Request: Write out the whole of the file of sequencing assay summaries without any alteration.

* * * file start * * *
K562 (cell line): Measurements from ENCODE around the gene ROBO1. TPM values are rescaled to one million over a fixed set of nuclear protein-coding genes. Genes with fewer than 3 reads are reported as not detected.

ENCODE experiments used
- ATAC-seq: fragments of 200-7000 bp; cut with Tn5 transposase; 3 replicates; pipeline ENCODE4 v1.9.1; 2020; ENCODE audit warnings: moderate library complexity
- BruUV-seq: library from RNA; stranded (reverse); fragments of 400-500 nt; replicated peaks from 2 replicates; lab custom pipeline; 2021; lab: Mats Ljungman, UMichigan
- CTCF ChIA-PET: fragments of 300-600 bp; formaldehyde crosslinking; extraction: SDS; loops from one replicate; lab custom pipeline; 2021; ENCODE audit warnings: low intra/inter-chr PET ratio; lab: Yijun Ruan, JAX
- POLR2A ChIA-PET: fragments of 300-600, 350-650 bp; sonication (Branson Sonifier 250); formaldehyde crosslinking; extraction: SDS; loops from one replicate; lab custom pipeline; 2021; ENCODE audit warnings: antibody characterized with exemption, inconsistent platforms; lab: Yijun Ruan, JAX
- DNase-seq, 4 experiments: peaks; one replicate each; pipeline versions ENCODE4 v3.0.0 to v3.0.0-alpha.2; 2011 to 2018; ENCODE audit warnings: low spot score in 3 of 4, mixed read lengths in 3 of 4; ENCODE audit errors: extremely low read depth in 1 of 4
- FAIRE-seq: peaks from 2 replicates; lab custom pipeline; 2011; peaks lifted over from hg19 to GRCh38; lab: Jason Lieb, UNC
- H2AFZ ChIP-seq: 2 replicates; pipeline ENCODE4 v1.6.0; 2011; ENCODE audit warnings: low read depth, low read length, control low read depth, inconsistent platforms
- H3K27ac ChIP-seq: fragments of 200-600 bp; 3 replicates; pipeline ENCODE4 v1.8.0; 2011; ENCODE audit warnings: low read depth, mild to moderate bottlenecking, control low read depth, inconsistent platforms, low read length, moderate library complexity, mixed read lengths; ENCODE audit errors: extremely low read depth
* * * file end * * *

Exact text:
K562 (cell line): Measurements from ENCODE around the gene ROBO1. TPM values are rescaled to one million over a fixed set of nuclear protein-coding genes. Genes with fewer than 3 reads are reported as not detected.

ENCODE experiments used
- ATAC-seq: fragments of 200-7000 bp; cut with Tn5 transposase; 3 replicates; pipeline ENCODE4 v1.9.1; 2020; ENCODE audit warnings: moderate library complexity
- BruUV-seq: library from RNA; stranded (reverse); fragments of 400-500 nt; replicated peaks from 2 replicates; lab custom pipeline; 2021; lab: Mats Ljungman, UMichigan
- CTCF ChIA-PET: fragments of 300-600 bp; formaldehyde crosslinking; extraction: SDS; loops from one replicate; lab custom pipeline; 2021; ENCODE audit warnings: low intra/inter-chr PET ratio; lab: Yijun Ruan, JAX
- POLR2A ChIA-PET: fragments of 300-600, 350-650 bp; sonication (Branson Sonifier 250); formaldehyde crosslinking; extraction: SDS; loops from one replicate; lab custom pipeline; 2021; ENCODE audit warnings: antibody characterized with exemption, inconsistent platforms; lab: Yijun Ruan, JAX
- DNase-seq, 4 experiments: peaks; one replicate each; pipeline versions ENCODE4 v3.0.0 to v3.0.0-alpha.2; 2011 to 2018; ENCODE audit warnings: low spot score in 3 of 4, mixed read lengths in 3 of 4; ENCODE audit errors: extremely low read depth in 1 of 4
- FAIRE-seq: peaks from 2 replicates; lab custom pipeline; 2011; peaks lifted over from hg19 to GRCh38; lab: Jason Lieb, UNC
- H2AFZ ChIP-seq: 2 replicates; pipeline ENCODE4 v1.6.0; 2011; ENCODE audit warnings: low read depth, low read length, control low read depth, inconsistent platforms
- H3K27ac ChIP-seq: fragments of 200-600 bp; 3 replicates; pipeline ENCODE4 v1.8.0; 2011; ENCODE audit warnings: low read depth, mild to moderate bottlenecking, control low read depth, inconsistent platforms, low read length, moderate library complexity, mixed read lengths; ENCODE audit errors: extremely low read depth